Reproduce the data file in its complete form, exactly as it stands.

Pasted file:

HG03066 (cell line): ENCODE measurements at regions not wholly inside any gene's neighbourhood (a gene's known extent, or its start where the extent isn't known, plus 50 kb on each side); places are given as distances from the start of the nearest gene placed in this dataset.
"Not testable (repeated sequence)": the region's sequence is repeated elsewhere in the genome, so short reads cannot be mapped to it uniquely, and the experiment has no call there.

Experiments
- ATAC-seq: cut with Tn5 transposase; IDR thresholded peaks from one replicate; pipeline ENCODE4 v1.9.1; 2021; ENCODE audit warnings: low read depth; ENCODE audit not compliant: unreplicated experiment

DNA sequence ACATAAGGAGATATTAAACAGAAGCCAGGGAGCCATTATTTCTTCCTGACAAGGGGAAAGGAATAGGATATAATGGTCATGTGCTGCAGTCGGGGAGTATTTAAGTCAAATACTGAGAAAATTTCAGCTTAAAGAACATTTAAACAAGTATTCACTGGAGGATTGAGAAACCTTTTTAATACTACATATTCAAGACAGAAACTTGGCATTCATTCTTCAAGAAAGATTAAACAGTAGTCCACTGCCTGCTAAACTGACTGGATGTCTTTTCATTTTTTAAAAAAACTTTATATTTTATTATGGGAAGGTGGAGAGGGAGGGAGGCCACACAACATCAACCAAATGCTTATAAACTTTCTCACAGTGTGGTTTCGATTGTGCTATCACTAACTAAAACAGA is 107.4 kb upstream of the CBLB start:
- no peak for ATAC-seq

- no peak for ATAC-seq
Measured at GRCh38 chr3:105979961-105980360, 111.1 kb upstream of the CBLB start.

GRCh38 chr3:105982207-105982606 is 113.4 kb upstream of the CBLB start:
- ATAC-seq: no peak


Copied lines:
HG03066 (cell line): ENCODE measurements at regions not wholly inside any gene's neighbourhood (a gene's known extent, or its start where the extent isn't known, plus 50 kb on each side); places are given as distances from the start of the nearest gene placed in this dataset.
"Not testable (repeated sequence)": the region's sequence is repeated elsewhere in the genome, so short reads cannot be mapped to it uniquely, and the experiment has no call there.

Experiments
- ATAC-seq: cut with Tn5 transposase; IDR thresholded peaks from one replicate; pipeline ENCODE4 v1.9.1; 2021; ENCODE audit warnings: low read depth; ENCODE audit not compliant: unreplicated experiment

DNA sequence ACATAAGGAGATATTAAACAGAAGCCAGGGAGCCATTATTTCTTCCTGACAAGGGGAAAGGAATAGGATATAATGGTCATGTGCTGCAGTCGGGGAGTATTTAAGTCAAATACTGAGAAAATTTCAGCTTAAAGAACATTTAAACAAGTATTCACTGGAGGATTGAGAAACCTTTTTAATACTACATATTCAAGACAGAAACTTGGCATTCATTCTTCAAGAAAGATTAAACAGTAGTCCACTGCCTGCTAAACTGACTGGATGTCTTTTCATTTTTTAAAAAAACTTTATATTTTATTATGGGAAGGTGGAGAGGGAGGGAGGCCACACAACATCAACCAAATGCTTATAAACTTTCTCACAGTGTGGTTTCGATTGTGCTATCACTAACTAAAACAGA is 107.4 kb upstream of the CBLB start:
- no peak for ATAC-seq

- no peak for ATAC-seq
Measured at GRCh38 chr3:105979961-105980360, 111.1 kb upstream of the CBLB start.

GRCh38 chr3:105982207-105982606 is 113.4 kb upstream of the CBLB start:
- ATAC-seq: no peak